Handel’s Messiah by the Australian Brandenburg Orchestra at City Recital Halls, Sydney

messiah-creative-no-text-1000w

The Australian Brandenburg Orchestra is renowned for its recreation of the classical sound, playing from the same instruments that would have been heard in the 1700s. With a gorgeous fluidity and cohesiveness within the orchestra, I would recommend attending the Messiah for this element alone. With its unique charms, however, also comes major drawbacks for progress. Paul Dyer not only insists that the instrumentation is authentic, but the voice parts as well. Rather than using female altos, he chose a chorus of countertenors to sing the alto line with a countertenor soloist. This choice is aligned with the Brandenburg values, but unfortunately detracted from the volume of sound for this vocal line. The soloist, Nicholas Spanos, performed with beautiful phrasing in the calmer scenes, but his timbre was completely drowned out by the orchestra in other places.

As you can imagine, having an SATB choir, with male altos, led to a male-heavy chorus. Did the orchestra balance out this discrepancy by having more female musicians? Unfortunately, they were outnumbered as well, unnecessarily making this an extremely male-heavy production.

The staging and costuming were excessively bizarre, with members of the chorus in long white shirts or dresses, and all performers without shoes. In one pivotal moment before the Hallelujah Chorus, the singers rushed onto stage through the aisles, wearing red scarves in different manners, wrapped around shoulders, or perhaps casually draped across the neck. One member of the chorus was clutching onto his scarf as he sang, bringing attention to the odd way in which he wore the scarf. Add “professional choir-singing faces” to the mix, and you have one poor excuse for drama.

The four soloists showed extreme emotion in their deliveries; the chorus members did not. Only a few stand-out choristers breached the divide between the soloists and the choir, providing facial variety in their performance. This discrepancy was extremely disgruntling for the viewer, and although the staging and acting choices were there, they were untruthful and crude. Despite all this, I was bouncing along to most of the scenes, comforted by the beauty of Handel’s music.

If you want to feel flummoxed by distasteful staging and acting choices, please come to this show. If you’d like to hear a delightful version of Handel’s Messiah, please come to this show and close your eyes. You may, however, have to open them to try and read the lips of the countertenor.

WIGS 3/5

by Ranga Liliu

New Nigerians by Oladipo Agboluaje at the Arcola Theatre

image

I came to the Arcola Theatre prepared to be baffled by a play about politics in Nigeria (it’s not my specialised subject). I left 90 minutes later having been warmed up and amused by a bright and funny play about politics in Nigeria, with a brilliant central performance by Patrice Naiambana.

The main character in New Nigerians is Greatness Ogholi (Naiambana). We meet him as he campaigns to be President of Nigeria at the next election. Greatness is an impressive orator who strongly believes in his populist party, the People’s Revolutionary Party, but it is when he stumbles over the speech, clearly written for him, or speaks in asides to the audience, that we really warm to him. He appeals directly to us to intervene with him if his integrity is at risk.

He realises that his party may need to form a coalition with the ruling party, the National Progressives of Nigeria, in order to win. This presents the dilemma of having to make compromises, and we see this played out throughout the course of one day.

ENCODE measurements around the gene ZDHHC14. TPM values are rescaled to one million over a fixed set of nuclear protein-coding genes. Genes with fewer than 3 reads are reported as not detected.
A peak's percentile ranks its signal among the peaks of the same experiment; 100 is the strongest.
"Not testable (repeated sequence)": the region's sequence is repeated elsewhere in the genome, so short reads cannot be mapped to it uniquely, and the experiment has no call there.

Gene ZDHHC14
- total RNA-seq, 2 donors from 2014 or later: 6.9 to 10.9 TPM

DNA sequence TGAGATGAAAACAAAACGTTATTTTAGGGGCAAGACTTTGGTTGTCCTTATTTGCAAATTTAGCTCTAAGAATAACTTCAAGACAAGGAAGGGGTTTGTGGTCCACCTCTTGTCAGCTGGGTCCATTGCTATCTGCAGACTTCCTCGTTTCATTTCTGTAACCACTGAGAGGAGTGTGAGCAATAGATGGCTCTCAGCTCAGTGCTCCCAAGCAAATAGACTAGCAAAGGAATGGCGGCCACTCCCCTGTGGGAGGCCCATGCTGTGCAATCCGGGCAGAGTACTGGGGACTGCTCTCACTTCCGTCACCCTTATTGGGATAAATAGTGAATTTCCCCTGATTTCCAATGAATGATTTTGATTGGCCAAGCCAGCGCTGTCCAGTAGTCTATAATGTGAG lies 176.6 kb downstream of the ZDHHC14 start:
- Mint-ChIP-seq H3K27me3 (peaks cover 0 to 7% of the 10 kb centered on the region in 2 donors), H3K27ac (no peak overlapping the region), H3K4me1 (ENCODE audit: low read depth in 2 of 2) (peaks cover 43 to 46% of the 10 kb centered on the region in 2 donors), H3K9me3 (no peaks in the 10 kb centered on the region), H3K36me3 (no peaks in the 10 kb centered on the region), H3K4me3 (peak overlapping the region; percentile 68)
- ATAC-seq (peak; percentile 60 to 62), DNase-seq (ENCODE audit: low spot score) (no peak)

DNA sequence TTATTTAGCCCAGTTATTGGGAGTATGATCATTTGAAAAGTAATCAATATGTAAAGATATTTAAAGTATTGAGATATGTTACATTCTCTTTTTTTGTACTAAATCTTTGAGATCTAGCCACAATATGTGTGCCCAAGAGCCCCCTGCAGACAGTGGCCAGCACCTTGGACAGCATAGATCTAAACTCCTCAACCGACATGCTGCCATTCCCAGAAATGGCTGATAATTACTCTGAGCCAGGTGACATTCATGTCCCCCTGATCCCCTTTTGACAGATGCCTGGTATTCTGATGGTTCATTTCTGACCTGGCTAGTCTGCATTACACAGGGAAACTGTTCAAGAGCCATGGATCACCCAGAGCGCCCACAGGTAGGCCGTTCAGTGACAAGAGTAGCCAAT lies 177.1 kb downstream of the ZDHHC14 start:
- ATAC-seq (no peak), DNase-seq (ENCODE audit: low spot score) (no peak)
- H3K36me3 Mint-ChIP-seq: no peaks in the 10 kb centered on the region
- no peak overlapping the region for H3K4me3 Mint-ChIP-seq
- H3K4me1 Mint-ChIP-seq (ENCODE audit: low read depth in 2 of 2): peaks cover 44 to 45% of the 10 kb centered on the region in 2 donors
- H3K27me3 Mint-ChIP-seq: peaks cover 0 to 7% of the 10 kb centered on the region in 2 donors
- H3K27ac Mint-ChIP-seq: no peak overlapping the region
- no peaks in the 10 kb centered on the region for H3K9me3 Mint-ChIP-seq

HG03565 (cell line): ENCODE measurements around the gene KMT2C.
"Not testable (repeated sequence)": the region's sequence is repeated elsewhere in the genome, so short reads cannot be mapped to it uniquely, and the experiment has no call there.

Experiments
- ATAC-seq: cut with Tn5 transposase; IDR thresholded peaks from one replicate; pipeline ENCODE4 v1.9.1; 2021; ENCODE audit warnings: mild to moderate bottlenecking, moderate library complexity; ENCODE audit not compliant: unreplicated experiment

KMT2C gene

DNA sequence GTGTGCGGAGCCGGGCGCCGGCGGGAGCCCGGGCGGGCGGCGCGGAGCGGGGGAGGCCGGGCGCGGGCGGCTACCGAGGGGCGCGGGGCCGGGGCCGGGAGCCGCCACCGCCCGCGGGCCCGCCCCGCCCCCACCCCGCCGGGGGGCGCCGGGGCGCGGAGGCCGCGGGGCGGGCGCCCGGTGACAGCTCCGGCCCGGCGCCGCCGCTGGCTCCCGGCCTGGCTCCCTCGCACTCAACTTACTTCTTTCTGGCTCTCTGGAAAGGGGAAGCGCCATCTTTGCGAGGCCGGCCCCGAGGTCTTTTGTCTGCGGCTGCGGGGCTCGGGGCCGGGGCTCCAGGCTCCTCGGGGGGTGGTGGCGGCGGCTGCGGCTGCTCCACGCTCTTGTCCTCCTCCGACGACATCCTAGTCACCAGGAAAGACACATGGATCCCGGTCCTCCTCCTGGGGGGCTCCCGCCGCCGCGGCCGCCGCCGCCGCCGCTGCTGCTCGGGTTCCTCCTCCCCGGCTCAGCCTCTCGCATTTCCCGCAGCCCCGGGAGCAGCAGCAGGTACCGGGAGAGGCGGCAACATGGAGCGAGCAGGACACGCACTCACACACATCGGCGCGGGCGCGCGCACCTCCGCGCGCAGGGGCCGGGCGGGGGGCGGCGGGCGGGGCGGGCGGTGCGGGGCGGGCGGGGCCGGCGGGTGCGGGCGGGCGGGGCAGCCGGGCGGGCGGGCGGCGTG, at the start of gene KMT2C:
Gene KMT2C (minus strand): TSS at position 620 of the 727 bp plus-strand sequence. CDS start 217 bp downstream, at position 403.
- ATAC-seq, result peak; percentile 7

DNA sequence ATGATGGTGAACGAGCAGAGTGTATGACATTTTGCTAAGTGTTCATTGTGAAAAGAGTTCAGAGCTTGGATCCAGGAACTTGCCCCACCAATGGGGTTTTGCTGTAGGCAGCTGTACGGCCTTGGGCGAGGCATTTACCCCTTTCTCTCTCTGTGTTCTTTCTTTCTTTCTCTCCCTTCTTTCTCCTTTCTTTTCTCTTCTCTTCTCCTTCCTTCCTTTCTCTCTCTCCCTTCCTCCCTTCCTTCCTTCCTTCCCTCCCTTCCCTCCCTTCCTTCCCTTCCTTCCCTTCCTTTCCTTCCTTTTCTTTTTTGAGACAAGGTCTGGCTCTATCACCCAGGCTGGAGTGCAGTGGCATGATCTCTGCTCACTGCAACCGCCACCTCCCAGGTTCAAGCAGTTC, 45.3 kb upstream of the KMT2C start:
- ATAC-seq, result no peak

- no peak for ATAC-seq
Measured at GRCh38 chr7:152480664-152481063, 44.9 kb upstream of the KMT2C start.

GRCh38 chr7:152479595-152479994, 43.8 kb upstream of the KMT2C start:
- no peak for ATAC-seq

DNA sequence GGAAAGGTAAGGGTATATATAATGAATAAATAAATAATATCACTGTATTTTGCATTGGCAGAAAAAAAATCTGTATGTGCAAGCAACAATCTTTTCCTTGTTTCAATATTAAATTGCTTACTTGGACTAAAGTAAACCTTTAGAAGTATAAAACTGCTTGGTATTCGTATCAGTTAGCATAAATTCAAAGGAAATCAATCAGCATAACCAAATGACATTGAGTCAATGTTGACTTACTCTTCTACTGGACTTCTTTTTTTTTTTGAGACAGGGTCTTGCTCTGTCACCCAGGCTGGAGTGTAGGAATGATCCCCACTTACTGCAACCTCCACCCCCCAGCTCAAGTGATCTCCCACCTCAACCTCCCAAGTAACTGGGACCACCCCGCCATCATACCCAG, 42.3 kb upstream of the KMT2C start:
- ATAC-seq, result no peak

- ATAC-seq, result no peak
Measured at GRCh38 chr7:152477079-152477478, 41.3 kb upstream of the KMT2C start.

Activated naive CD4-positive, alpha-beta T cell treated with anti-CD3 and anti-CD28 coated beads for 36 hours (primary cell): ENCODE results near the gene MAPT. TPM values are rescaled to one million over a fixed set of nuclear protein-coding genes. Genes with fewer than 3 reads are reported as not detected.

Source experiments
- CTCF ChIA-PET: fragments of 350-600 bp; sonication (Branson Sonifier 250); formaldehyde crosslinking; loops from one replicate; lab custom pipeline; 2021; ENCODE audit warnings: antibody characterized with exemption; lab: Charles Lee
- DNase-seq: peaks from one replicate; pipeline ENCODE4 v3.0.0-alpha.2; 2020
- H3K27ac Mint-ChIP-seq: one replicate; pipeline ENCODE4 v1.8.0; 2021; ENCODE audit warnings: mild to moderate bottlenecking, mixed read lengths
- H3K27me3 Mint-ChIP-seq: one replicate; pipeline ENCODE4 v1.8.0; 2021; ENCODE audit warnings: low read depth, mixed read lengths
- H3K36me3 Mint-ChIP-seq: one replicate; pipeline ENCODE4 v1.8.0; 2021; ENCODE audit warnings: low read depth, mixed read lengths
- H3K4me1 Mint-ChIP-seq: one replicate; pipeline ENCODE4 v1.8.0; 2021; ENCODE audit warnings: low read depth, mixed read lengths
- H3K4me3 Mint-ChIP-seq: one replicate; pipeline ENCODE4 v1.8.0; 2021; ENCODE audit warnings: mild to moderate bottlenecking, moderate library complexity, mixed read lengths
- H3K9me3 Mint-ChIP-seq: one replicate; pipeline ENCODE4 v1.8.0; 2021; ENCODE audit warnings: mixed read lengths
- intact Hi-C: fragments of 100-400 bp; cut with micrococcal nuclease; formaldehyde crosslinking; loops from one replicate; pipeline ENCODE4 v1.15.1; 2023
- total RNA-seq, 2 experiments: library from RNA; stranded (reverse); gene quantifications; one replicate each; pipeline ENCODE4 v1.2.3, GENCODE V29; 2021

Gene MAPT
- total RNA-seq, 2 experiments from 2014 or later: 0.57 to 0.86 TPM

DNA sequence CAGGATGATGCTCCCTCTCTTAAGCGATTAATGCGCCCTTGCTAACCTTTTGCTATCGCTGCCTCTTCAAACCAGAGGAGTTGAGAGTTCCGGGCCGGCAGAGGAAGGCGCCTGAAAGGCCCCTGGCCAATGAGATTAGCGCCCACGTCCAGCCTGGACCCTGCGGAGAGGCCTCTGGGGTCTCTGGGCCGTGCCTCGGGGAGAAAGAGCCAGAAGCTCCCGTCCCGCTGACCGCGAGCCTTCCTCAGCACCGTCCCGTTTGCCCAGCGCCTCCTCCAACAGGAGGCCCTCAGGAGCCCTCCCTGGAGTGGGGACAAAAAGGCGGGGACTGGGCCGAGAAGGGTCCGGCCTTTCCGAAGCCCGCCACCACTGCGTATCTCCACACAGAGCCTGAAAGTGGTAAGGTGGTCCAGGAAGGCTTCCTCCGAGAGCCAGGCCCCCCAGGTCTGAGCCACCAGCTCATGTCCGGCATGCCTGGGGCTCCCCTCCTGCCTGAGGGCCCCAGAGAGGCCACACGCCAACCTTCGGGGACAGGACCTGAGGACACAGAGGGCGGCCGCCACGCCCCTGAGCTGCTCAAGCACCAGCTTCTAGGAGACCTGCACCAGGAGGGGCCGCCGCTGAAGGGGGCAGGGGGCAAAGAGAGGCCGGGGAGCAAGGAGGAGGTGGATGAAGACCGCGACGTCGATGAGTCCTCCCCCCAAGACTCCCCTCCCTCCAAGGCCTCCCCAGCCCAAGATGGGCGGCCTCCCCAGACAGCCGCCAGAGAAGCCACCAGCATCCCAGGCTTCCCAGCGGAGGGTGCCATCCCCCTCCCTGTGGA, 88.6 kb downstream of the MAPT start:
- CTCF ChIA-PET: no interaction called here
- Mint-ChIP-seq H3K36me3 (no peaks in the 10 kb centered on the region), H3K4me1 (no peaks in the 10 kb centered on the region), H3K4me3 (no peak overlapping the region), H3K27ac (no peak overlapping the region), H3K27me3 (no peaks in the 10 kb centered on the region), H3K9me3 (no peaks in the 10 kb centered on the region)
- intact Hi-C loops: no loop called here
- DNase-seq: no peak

Chinasa Umezurike (Gbemisola Ikumelo), Greatness’s running mate, is very much a comic element and bursts onto the stage with her large sunglasses and even larger afro, texting and tweeting. When stressed, she smokes cannabis, which she hides about her person, in her bag, in her hair and down her own cleavage. There is more comic repartee when Greatness hands a large bag of what is probably actually Dalston’s finest marijuana to an audience member to look after. Chinasa cracks wry jokes about not getting enough sex since her husband was born again – again – and later still she is seen swigging wine from the bottle and heard having a clandestine bonk off stage with Danladi Musa (Tunde Euba), the corrupt, sexist leader of the NPN.

My husband is Nigerian, I have heard Nigerians discuss their country and its politics before. However there are still a few bits slightly lost on me. I didn’t even get the strapline at first: You cannot make dodo without frying plantain. (Simpler than I thought: dodo is the name for fried plantain; it is like the English “you can’t make an omelette without breaking eggs”). I would imagine there were others in the audience who had less Nigerian knowledge than me. But this does not impede the impact of the play.

The play by Oladipo Agboluaje and directed by Rosamunde Hutt is full of ideas about politics, religion and power. It is an interesting satire on Nigeria today and is bang up to date with its references to social media and even Brexit. Ikumelo is a great actor to watch, playing both the exuberant (and high) Chinasa as well as the newly god-fearing Grace (Greatness’s separated wife) on the other end of the spectrum. Above all there is the wonderful mixture of the gentle, the earnest and the principled man in Greatness. Naiambana is charming, warm and humorous with the audience, and he treats his character and his character’s concerns with great respect. His engaging depiction of Greatness on a human level, as he simultaneously deals with the funeral of his father, and the breakdown of his marriage, makes us care deeply what happens to him personally and what happens to his country.

WIGS 3/5

By Hatty Uwanogho

Intersection by ATYP at the Australian Theatre for Young People

intersection_web_production_large

Intersection, playing at the Australian Theatre for Young People, opens our eyes to the unique experiences of Australian youth. The collection of short plays was whittled down from submissions nationwide, a platform for young writers to display their work. They were given a broad task – to write a short play for young people – but common themes coursed through the presented work, giving it a sense of continuity. Themes included drugs, courting, and drinking, as you’d expect, but other pieces extended to painful topics like parental abuse, transexual bullying, suicide, and the most painful of all:  moving on.